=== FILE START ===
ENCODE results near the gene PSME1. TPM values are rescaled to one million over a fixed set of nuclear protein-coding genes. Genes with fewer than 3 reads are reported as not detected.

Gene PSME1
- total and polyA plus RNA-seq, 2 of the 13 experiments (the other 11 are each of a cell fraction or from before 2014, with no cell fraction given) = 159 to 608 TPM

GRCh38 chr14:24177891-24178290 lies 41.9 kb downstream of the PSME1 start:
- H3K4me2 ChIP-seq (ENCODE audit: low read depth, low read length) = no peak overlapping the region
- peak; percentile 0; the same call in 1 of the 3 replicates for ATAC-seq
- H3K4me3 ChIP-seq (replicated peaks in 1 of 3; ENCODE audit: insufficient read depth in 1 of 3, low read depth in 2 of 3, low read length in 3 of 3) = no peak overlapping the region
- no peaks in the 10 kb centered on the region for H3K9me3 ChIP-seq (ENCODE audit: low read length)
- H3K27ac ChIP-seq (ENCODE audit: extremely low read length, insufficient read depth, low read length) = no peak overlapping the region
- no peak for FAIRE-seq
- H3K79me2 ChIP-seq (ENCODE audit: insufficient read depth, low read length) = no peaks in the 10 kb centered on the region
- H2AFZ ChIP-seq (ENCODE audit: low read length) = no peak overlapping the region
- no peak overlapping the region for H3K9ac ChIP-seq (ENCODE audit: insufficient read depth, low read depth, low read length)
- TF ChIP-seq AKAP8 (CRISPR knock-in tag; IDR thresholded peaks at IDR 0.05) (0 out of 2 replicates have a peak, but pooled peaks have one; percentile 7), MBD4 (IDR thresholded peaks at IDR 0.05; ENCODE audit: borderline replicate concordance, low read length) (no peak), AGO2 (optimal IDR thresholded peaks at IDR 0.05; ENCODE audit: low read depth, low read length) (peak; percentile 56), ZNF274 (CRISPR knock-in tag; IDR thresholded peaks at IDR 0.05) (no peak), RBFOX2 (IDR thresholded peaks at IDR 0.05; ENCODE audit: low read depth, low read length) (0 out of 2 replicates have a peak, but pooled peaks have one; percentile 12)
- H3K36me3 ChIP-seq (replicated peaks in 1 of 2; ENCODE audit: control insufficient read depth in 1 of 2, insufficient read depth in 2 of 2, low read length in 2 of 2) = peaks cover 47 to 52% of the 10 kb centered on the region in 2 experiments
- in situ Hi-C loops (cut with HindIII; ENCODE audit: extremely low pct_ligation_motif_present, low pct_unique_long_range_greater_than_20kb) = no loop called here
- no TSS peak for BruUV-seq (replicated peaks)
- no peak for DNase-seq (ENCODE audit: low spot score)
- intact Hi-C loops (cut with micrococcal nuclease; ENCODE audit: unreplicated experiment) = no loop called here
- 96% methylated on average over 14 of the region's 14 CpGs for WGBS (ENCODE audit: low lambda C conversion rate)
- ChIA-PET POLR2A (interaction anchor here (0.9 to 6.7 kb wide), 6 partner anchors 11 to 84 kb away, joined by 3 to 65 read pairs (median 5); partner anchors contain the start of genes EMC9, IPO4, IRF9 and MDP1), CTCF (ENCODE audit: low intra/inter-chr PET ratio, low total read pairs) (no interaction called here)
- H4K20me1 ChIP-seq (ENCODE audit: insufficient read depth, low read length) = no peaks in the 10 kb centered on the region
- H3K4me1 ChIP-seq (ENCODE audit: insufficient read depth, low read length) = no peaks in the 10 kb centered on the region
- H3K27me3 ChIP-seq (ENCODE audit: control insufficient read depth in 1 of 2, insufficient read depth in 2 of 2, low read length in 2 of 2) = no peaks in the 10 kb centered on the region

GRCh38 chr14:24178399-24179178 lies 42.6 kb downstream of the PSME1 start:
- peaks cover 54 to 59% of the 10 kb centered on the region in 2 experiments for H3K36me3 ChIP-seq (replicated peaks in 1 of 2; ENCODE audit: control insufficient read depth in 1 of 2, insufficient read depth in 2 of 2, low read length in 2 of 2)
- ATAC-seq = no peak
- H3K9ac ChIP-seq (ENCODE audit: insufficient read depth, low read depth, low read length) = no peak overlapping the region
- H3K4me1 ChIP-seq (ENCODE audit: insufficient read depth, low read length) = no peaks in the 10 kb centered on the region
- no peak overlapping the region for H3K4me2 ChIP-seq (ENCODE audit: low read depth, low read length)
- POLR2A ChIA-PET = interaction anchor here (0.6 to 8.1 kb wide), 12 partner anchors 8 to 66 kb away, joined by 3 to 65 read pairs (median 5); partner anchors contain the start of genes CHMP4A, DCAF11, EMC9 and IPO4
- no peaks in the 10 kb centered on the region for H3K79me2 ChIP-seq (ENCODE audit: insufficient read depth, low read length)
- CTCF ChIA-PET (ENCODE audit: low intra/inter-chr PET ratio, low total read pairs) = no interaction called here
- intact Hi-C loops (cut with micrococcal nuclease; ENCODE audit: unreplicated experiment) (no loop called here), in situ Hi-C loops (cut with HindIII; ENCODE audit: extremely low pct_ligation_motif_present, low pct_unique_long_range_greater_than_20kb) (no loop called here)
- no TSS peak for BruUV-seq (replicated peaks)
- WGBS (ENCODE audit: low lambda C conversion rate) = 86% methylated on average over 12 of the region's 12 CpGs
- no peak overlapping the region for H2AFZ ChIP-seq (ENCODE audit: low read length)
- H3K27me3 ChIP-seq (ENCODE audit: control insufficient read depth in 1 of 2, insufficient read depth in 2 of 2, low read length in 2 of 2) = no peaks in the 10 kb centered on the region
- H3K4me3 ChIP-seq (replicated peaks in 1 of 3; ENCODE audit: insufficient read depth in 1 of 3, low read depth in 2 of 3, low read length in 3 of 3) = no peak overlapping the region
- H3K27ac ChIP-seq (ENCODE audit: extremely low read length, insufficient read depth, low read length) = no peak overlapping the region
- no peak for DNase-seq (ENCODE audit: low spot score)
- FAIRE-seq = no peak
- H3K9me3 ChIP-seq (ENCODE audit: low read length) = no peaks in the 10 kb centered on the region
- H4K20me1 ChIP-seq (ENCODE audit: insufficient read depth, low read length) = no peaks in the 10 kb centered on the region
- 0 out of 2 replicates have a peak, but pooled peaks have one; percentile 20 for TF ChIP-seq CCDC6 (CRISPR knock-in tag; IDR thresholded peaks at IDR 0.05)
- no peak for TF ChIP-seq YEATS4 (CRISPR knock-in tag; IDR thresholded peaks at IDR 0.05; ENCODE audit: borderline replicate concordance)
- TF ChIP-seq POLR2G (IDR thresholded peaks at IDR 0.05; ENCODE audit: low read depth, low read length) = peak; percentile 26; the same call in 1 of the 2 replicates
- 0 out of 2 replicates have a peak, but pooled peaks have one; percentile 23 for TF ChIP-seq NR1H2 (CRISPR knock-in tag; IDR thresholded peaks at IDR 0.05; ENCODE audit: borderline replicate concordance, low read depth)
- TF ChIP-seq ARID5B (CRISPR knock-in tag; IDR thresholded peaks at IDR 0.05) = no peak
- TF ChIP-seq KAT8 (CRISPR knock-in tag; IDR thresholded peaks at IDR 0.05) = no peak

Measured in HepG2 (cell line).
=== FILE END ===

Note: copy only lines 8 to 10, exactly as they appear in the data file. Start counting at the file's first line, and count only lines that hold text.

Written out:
- no peaks in the 10 kb centered on the region for H3K9me3 ChIP-seq (ENCODE audit: low read length)
- H3K27ac ChIP-seq (ENCODE audit: extremely low read length, insufficient read depth, low read length) = no peak overlapping the region
- no peak for FAIRE-seq